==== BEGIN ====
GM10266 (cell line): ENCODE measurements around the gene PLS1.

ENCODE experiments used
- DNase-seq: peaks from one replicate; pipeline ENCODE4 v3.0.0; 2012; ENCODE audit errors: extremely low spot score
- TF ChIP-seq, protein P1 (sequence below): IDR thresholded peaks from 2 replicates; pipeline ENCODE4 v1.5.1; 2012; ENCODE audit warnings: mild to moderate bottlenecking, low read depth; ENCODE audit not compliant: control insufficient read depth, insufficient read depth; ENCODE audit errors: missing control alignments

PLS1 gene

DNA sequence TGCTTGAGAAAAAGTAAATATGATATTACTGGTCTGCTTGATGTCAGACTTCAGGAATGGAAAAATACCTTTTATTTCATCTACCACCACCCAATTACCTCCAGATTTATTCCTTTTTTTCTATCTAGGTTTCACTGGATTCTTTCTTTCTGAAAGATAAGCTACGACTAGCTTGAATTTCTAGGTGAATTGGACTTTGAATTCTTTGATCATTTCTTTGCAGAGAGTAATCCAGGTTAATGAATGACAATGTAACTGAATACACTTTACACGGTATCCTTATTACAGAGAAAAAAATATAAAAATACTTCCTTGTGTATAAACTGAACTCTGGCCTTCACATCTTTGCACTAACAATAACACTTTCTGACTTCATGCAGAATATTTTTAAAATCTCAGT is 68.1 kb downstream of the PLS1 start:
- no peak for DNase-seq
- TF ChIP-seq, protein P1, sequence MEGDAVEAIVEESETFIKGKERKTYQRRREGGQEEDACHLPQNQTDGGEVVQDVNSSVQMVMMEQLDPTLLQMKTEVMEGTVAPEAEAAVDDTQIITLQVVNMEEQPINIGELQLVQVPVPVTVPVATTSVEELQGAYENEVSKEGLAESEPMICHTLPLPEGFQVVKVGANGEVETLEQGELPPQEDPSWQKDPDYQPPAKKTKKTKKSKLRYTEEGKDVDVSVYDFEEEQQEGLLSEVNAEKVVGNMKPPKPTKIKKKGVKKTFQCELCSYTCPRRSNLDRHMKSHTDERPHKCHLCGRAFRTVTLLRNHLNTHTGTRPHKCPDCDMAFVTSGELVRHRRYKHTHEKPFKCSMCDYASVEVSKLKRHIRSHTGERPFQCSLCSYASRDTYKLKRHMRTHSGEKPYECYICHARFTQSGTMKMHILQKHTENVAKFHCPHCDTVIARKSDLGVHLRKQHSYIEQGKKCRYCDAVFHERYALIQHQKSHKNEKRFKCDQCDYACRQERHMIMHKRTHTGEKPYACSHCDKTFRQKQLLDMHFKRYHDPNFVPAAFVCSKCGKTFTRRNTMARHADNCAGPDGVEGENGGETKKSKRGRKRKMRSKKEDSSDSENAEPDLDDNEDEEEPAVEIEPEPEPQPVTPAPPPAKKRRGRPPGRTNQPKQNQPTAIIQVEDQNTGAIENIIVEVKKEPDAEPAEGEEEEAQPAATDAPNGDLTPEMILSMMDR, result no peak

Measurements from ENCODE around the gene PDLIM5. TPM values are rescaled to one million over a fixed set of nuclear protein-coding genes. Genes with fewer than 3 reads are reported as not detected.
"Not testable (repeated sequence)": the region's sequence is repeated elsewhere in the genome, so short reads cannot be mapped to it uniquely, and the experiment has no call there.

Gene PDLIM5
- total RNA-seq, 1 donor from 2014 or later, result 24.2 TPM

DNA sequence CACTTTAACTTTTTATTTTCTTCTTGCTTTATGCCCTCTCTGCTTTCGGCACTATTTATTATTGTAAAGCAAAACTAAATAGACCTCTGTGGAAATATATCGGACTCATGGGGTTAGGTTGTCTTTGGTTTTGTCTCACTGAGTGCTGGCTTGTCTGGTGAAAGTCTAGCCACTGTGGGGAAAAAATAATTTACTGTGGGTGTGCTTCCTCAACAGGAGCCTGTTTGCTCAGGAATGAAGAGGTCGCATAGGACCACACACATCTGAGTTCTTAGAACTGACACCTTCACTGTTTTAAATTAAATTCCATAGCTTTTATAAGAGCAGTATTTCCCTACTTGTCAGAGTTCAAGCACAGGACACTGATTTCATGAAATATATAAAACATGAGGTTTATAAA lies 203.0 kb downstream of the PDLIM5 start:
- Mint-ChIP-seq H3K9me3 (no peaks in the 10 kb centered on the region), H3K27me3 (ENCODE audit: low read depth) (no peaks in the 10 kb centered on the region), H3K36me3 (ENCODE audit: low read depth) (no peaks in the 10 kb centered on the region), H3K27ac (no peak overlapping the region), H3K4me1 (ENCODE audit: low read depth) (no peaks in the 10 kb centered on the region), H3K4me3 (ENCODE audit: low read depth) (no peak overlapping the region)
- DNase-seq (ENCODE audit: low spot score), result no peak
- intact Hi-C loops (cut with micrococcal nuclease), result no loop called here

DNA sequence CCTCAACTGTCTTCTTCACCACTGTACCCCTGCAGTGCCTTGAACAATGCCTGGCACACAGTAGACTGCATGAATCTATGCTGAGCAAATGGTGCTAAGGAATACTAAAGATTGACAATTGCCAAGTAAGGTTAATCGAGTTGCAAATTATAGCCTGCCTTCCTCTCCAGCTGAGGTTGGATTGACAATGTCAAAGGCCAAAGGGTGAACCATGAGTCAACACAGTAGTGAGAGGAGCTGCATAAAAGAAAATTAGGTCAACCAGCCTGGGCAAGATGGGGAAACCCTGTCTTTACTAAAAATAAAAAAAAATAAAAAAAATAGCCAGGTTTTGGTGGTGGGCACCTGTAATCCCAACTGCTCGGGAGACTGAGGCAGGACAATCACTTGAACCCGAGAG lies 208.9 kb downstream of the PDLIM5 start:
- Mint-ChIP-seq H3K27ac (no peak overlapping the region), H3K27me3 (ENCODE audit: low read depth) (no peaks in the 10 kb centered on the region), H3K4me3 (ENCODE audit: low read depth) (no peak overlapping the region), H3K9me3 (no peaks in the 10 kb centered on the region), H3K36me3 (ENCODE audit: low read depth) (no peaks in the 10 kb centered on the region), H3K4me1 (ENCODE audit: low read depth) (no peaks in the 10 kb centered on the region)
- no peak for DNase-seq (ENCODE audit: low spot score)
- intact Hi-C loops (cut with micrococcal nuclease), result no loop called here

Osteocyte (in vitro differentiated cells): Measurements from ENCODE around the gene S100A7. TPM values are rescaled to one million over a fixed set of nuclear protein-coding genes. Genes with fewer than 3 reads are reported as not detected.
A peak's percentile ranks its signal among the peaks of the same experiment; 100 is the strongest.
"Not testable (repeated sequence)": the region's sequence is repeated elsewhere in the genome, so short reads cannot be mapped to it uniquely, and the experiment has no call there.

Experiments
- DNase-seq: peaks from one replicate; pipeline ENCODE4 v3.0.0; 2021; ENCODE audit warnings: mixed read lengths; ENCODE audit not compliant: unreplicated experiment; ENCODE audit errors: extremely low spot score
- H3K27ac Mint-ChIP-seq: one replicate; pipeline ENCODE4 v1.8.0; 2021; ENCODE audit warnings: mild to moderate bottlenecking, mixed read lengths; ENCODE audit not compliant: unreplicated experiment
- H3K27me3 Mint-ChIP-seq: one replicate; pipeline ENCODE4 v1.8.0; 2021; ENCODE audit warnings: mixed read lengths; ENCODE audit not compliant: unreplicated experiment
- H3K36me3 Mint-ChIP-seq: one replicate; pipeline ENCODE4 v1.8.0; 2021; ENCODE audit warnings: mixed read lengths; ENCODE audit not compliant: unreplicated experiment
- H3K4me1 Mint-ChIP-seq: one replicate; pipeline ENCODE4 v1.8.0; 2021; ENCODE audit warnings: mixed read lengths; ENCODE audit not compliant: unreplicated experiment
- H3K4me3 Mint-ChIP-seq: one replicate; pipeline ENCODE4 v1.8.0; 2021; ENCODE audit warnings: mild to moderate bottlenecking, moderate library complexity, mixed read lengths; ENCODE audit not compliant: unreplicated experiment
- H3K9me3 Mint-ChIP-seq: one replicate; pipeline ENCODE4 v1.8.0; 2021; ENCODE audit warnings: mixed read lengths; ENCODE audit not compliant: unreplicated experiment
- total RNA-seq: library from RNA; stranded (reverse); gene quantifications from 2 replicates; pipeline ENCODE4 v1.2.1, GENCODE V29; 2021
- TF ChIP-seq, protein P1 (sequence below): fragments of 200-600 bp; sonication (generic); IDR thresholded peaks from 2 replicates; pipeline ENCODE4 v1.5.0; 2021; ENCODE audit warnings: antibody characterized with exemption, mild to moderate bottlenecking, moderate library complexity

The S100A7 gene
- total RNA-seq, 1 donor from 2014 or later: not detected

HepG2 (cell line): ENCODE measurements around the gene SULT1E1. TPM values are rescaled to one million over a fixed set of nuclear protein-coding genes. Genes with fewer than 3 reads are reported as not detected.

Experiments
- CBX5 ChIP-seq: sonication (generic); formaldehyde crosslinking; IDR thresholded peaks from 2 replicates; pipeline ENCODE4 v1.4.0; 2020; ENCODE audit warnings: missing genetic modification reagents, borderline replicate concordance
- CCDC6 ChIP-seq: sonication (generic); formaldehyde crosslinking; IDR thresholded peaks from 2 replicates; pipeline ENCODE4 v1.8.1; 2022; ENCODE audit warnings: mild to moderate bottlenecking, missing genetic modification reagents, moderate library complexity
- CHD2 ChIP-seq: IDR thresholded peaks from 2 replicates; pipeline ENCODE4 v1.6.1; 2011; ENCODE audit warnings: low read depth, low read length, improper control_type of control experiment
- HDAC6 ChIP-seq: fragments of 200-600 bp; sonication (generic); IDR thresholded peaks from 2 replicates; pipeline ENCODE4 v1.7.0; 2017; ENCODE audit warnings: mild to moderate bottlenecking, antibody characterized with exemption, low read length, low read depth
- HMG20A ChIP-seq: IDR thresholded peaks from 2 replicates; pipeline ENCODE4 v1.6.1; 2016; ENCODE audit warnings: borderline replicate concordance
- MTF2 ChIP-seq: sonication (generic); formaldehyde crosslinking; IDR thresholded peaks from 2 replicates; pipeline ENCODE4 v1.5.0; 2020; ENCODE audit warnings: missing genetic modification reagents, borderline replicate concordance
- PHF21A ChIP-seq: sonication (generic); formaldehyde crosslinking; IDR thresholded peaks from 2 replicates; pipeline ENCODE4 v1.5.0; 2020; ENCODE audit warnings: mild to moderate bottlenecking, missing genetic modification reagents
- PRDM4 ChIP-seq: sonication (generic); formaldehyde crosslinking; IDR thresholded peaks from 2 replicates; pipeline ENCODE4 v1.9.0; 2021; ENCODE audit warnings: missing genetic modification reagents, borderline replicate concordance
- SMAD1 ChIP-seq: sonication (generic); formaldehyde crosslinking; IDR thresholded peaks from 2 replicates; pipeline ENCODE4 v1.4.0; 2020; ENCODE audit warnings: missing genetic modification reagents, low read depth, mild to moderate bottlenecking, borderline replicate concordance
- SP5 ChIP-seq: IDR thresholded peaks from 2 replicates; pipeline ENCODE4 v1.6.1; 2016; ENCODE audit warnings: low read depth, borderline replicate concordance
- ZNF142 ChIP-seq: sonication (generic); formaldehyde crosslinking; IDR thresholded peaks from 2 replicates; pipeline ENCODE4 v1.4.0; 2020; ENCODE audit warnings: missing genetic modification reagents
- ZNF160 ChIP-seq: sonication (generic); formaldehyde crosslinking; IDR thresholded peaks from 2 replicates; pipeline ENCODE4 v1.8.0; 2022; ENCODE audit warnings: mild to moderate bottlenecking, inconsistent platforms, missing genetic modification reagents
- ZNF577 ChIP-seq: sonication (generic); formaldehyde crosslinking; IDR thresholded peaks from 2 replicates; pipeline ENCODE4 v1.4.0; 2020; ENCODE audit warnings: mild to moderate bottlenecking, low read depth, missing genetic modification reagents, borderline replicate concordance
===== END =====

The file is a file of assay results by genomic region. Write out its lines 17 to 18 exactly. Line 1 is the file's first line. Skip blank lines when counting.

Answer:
DNA sequence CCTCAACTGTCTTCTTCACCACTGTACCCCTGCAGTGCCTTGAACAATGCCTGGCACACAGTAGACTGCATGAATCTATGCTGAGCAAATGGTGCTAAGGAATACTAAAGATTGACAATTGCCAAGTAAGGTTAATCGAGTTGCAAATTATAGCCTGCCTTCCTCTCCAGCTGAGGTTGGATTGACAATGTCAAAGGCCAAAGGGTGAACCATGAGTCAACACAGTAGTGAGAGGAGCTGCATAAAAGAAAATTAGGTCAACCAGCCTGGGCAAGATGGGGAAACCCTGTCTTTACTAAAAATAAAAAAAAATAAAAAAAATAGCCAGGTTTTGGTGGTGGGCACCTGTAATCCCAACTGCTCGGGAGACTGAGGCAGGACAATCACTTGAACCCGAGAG lies 208.9 kb downstream of the PDLIM5 start:
- Mint-ChIP-seq H3K27ac (no peak overlapping the region), H3K27me3 (ENCODE audit: low read depth) (no peaks in the 10 kb centered on the region), H3K4me3 (ENCODE audit: low read depth) (no peak overlapping the region), H3K9me3 (no peaks in the 10 kb centered on the region), H3K36me3 (ENCODE audit: low read depth) (no peaks in the 10 kb centered on the region), H3K4me1 (ENCODE audit: low read depth) (no peaks in the 10 kb centered on the region)